App Protection: Attack of the OS-Sharing

Last Updated on April 7, 2022 by rudyooms

In one of my last blogs, I showed how you can set up multiple App protection profiles to make sure your managed and unmanaged IOS devices could receive the correct app protection policy.

In my opinion, you need to make sure you lower the security bar for the Managed/MDM Enrolled devices by changing the App Protection policies. You really don’t want well-behaved employees who enrolled their own devices, become angry about the security barriers, and find another way to share the data.

I updated this whole blog because I noticed some settings were not clear to everyone (even me!) so here we go

I will divide this blog into multiple parts

  1. What could happen?
  2. What’s the cause?
  3. What options do we have?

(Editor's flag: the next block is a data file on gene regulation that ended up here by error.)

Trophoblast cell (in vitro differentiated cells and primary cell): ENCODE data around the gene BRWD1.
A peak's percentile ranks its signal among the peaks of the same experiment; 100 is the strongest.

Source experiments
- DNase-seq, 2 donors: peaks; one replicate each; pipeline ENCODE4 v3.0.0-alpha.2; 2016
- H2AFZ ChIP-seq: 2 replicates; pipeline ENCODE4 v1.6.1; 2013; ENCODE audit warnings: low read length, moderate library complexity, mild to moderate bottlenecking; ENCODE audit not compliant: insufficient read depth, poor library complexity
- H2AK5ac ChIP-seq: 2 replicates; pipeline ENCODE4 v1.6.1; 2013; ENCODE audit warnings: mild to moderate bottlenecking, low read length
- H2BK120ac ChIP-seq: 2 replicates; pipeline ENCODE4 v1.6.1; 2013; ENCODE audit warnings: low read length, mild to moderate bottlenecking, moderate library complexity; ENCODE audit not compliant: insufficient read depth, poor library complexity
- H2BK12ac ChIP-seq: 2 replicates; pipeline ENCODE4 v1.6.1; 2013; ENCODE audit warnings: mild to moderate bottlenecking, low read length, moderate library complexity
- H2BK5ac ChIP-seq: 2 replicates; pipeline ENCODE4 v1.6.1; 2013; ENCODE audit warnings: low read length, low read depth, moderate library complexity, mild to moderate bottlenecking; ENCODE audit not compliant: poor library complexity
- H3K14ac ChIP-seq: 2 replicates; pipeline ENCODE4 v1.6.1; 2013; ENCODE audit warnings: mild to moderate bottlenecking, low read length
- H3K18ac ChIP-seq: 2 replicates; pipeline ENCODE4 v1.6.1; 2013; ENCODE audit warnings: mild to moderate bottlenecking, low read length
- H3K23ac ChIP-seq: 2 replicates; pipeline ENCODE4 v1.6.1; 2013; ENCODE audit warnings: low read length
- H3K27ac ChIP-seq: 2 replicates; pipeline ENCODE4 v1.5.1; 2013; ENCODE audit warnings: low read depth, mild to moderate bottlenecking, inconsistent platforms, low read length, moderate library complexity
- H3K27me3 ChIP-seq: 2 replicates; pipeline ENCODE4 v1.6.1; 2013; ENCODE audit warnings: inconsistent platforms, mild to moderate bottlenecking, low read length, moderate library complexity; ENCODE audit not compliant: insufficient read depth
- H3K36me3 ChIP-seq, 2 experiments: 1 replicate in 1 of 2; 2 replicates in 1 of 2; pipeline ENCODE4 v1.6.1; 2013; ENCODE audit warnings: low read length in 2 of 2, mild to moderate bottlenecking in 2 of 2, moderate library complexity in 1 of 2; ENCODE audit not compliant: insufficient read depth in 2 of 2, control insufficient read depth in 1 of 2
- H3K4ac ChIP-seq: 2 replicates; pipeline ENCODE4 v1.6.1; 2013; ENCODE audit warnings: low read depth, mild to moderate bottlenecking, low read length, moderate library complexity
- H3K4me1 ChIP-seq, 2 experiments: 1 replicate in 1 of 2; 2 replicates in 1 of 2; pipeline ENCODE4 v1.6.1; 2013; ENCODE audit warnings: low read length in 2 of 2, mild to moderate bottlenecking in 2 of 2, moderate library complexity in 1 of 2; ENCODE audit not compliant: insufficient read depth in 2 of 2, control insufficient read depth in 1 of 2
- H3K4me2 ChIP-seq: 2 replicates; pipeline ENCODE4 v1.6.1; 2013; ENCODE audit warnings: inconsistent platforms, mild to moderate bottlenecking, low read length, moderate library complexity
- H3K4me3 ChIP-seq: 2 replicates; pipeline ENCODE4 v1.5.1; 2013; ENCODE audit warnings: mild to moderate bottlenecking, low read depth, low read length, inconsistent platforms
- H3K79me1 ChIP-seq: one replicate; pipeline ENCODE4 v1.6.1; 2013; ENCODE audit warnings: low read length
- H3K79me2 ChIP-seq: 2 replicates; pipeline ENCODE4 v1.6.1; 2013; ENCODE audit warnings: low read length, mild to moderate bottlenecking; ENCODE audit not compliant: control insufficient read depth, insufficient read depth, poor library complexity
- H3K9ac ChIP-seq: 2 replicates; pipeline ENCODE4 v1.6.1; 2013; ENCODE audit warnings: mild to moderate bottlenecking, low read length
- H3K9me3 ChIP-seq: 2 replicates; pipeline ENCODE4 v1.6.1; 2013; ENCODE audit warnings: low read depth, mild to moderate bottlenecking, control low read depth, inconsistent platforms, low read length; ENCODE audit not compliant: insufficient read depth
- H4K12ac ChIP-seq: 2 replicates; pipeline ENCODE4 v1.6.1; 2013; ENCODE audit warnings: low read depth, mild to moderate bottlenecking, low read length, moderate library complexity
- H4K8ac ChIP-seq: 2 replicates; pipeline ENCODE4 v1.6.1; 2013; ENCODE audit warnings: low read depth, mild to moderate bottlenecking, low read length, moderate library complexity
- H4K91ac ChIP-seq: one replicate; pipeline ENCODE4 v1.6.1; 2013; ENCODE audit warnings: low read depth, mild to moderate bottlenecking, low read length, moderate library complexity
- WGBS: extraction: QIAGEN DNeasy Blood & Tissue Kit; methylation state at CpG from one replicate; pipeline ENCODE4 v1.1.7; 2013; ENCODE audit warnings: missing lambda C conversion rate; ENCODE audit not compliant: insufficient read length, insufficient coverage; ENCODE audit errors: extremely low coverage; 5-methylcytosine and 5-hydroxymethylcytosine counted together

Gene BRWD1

4. Policy Managed Apps with OS sharing
  5. Policy Managed Apps with Open-In/Share filtering
  6. Configure Restricted Apps
  7. Some side notes when using the OS sharing policy

1. What could happen?

Here is a very good example of what could happen when you did not lower the bar:

One of the employees has their IOS mobile device enrolled into Intune and of course, the App protection policies were applied. After a few days, he receives an email to make a simple payment. He opens the link in Microsoft Edge policy managed app to start making the payment. Normally the user could click on “Pay” to open the Rabobank payment app which was already installed on the device.

But now, after the device was enrolled and received the app protection policy, the pay now button was not opening the Rabobank app any longer. So what’s happening

2. What’s the Cause?

This is all because you made sure it was not possible to send data to other apps except policy-managed apps.

When you configured this option, you can only transfer data to any other policy-managed app. Please beware (this was my pitfall) that you could still send data to an unmanaged app, but the data will be encrypted and unreadable by the unmanaged app.